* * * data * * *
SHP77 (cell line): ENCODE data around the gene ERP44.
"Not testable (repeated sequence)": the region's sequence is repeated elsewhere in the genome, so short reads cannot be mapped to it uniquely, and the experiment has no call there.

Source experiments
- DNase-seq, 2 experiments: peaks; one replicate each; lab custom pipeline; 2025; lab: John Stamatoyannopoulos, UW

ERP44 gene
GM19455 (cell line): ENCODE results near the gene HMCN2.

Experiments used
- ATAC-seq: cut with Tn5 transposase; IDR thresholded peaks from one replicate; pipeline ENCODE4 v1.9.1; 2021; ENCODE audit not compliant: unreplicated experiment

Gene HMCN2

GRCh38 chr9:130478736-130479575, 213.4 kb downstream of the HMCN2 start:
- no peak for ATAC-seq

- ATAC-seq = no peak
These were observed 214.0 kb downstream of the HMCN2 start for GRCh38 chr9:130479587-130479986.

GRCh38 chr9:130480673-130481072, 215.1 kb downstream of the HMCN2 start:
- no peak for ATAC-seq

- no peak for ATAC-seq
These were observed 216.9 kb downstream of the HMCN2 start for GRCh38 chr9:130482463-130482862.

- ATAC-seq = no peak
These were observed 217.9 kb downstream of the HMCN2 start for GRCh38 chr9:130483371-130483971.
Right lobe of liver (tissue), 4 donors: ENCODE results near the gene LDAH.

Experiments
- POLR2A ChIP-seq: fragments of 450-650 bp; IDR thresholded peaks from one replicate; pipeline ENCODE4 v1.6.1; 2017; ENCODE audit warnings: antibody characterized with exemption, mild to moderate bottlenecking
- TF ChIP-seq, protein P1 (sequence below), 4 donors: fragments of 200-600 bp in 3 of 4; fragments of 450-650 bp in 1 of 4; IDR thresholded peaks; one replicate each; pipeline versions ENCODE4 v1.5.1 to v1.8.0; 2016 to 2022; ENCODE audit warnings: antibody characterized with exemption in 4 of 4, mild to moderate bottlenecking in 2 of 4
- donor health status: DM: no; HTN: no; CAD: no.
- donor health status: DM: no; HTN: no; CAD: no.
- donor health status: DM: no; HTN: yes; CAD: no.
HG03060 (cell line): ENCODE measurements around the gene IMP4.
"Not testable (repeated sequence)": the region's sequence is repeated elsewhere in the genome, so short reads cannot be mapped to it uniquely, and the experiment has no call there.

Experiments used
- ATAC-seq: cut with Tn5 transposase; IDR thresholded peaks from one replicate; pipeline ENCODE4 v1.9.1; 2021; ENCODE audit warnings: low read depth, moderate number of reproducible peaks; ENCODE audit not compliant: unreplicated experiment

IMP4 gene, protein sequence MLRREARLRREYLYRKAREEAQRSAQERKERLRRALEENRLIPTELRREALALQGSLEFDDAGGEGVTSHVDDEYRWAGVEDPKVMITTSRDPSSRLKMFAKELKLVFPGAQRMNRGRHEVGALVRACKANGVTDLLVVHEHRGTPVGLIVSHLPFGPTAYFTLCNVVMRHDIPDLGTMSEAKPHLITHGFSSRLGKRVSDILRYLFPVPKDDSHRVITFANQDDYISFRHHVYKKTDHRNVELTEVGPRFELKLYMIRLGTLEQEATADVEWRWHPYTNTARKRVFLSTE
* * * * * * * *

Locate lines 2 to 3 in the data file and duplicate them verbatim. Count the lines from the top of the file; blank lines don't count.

"Not testable (repeated sequence)": the region's sequence is repeated elsewhere in the genome, so short reads cannot be mapped to it uniquely, and the experiment has no call there.

Source experiments